July 15, 2019 in ARIZONA IRON SUPPLY

How is Hot-Dip Galvanized Metal Made?

Galvanizing is excellent when it comes to protecting metal from corrosion and thereby prolonging its lifespan and strength. Without going through the galvanization process, metal that is exposed to the elements tends to deteriorate and oxidize much more quickly. While there are different methods of galvanizing which can be employed, hot-dip galvanization is by far the most popular. We previously talked about the benefits of hot-dip galvanized metal so we thought we’d delve further into how this process is performed. 

Surface Cleaning

Before metal can be galvanized, it needs to undergo a preparation stage. This stage is crucial in determining the effectiveness of galvanization. It involves cleaning the metal of any impurities on the surface, such as oxides and any residues. If this stage is skipped, it will critically hinder the end-result, since zinc cannot react with tarnished metal. This stage involves three steps:

  1. Degreasing/Caustic Cleaning: In the first step, contaminants such as dirt, grease, and oil are removed from the metal. This can be done using various solutions such as an acidic bath, a caustic solution, a biological cleaning bath, etc. Afterward, the metal is rinsed with water.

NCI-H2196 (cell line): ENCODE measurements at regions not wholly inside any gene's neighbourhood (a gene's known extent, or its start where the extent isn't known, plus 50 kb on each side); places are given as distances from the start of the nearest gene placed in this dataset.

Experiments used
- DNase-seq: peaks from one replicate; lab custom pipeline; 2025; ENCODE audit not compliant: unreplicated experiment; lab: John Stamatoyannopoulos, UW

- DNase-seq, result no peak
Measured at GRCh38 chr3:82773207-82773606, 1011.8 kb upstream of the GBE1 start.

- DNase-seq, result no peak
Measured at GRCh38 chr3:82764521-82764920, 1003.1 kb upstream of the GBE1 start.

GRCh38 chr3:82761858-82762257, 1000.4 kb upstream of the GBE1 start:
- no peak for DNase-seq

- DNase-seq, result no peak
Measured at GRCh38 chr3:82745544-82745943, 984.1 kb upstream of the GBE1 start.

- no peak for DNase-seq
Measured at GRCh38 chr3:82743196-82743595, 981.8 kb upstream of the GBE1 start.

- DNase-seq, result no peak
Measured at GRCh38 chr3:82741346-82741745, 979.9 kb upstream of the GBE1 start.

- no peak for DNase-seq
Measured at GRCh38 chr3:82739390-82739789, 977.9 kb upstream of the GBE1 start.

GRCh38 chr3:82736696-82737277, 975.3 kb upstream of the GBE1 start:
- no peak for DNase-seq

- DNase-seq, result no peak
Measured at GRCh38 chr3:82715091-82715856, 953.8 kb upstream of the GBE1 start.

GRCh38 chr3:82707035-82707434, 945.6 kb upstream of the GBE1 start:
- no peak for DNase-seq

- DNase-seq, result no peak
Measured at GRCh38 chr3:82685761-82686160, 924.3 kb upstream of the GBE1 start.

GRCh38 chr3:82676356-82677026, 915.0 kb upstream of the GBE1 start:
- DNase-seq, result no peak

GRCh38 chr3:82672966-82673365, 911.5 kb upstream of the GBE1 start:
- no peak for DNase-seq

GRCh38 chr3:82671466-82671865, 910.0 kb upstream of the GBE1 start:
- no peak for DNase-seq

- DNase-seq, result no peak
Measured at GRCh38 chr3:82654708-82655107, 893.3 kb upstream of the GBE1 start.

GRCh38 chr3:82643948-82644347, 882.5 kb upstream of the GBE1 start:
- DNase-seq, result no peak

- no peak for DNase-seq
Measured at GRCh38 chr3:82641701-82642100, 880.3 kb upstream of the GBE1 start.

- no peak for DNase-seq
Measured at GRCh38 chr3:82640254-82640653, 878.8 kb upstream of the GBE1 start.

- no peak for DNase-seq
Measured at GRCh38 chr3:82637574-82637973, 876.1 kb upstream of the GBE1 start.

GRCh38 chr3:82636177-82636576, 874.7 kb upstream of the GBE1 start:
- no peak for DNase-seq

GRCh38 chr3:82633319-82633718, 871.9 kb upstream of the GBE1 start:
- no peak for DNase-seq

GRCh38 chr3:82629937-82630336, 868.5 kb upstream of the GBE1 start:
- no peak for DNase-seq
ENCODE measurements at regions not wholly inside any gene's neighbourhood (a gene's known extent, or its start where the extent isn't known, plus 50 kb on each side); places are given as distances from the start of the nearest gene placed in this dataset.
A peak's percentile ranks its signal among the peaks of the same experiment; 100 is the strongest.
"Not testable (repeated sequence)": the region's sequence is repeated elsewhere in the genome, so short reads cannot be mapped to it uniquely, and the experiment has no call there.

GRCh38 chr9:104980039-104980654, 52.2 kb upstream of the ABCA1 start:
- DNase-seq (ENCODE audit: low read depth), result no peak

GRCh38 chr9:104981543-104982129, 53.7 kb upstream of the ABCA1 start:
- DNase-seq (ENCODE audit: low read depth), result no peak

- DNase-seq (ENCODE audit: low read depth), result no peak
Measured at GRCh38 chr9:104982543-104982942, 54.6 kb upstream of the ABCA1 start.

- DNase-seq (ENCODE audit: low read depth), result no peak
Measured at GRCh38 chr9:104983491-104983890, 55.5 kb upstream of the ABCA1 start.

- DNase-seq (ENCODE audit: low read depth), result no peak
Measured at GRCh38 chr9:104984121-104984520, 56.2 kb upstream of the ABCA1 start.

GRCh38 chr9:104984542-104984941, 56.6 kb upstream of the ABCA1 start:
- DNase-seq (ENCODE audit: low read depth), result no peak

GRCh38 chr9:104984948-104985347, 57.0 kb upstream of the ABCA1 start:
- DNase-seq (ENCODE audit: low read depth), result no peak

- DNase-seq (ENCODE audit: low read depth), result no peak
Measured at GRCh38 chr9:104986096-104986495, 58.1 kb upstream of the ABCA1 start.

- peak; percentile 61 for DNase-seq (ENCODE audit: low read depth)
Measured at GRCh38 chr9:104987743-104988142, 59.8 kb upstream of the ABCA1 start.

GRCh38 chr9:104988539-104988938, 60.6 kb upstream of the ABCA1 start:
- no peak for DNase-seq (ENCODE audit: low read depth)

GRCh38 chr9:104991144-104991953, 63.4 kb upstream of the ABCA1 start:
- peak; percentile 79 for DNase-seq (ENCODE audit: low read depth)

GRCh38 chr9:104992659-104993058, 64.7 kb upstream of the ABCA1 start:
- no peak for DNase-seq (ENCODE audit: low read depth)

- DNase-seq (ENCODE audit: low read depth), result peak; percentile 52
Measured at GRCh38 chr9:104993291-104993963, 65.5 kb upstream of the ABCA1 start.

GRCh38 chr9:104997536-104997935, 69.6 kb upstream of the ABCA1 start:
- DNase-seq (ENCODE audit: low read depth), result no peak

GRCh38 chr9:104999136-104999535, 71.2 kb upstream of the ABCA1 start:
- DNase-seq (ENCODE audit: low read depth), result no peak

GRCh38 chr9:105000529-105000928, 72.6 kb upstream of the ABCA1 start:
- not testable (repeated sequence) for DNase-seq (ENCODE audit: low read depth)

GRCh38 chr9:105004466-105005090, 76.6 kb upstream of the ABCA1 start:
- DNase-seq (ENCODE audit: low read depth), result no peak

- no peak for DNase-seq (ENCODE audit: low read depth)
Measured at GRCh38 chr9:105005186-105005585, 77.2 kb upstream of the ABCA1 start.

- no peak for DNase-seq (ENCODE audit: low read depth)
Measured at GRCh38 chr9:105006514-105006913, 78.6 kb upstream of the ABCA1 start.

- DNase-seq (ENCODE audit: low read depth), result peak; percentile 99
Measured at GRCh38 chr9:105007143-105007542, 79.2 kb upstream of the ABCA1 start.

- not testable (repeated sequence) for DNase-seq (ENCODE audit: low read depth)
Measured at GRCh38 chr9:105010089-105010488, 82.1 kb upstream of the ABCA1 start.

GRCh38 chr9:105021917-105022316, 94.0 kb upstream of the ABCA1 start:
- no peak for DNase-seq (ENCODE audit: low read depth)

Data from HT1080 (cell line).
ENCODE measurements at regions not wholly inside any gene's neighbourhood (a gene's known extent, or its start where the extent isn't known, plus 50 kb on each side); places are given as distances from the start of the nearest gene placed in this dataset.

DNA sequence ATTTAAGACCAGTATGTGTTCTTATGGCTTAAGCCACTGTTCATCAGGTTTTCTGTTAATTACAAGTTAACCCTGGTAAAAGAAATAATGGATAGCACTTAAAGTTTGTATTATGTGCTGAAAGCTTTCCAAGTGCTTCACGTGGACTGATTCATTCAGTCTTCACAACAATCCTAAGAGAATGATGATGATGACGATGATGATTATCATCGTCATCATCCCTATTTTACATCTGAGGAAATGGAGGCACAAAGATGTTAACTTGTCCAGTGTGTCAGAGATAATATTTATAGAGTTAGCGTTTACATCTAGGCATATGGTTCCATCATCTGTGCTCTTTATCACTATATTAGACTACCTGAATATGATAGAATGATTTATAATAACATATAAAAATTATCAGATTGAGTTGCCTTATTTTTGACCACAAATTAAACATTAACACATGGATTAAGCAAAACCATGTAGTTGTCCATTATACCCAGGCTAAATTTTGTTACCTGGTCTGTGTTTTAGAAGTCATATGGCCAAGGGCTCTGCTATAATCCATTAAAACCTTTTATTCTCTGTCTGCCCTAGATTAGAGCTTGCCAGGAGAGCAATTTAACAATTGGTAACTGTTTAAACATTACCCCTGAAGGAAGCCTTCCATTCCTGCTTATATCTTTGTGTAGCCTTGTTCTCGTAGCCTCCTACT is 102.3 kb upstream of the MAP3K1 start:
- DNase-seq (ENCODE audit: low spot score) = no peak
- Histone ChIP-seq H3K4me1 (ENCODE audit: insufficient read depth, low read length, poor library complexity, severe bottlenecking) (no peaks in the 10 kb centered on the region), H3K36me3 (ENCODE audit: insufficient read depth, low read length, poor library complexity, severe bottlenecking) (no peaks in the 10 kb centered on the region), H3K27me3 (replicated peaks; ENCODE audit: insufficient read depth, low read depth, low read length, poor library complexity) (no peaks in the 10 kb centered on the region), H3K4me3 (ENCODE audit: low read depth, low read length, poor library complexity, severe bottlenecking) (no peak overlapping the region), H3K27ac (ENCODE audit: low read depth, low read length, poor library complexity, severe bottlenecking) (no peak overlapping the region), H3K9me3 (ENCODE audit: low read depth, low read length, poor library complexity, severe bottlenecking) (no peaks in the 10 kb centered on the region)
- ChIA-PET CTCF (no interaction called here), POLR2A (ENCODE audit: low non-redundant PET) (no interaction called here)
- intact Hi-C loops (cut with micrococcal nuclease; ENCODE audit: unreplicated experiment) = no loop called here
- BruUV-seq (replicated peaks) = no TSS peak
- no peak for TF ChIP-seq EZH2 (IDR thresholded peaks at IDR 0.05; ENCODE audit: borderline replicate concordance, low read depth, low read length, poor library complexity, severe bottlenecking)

2. Pickling: The pickling process involves ‘pickling’ the metal in a diluted solution of heated sulfuric acid or ambient hydrochloric acid in order to remove mill scale and iron oxides. Following this step, the metal is once again rinsed with water.
  3. Fluxing: Lastly, the metal is dipped in a solution of flux—a purifying agent—where any oxides that still remain are removed. Then, a final, protective layer is coated over the metal to prevent further oxidation before the galvanization process.


Hot-Dip Galvanization

In order to coat the metal with the new protective layer of zinc, the zinc is liquefied at temperatures ranging within the low-to-mid 800’s in degrees Fahrenheit. The metal is then dipped into the bath of molten zinc, hence the name ‘hot-dip’ galvanization. The metal is lowered into the bath at an angle and stays there until a metallurgical bond is formed. This process usually takes less than 10 minutes. 


The hot-dip galvanization process is not the most consistent when it comes to producing a uniform thickness around the metal, so it goes through a final inspection process to test the thickness of the coating. Post-treatment processes may be performed to achieve consistent thickness all around.

Metal Supplier in Phoenix & Tucson

Arizona Iron Supply, serving Phoenix and Tucson, offers a competitively-priced inventory of galvanized sheet metal and galvanized tubing. Call us at 1-800-528-9875 with any questions you may have about an upcoming project or take a look at our stock and order online today.


Photo by Ricardo Gomez Angel on Unsplash 07/29/2019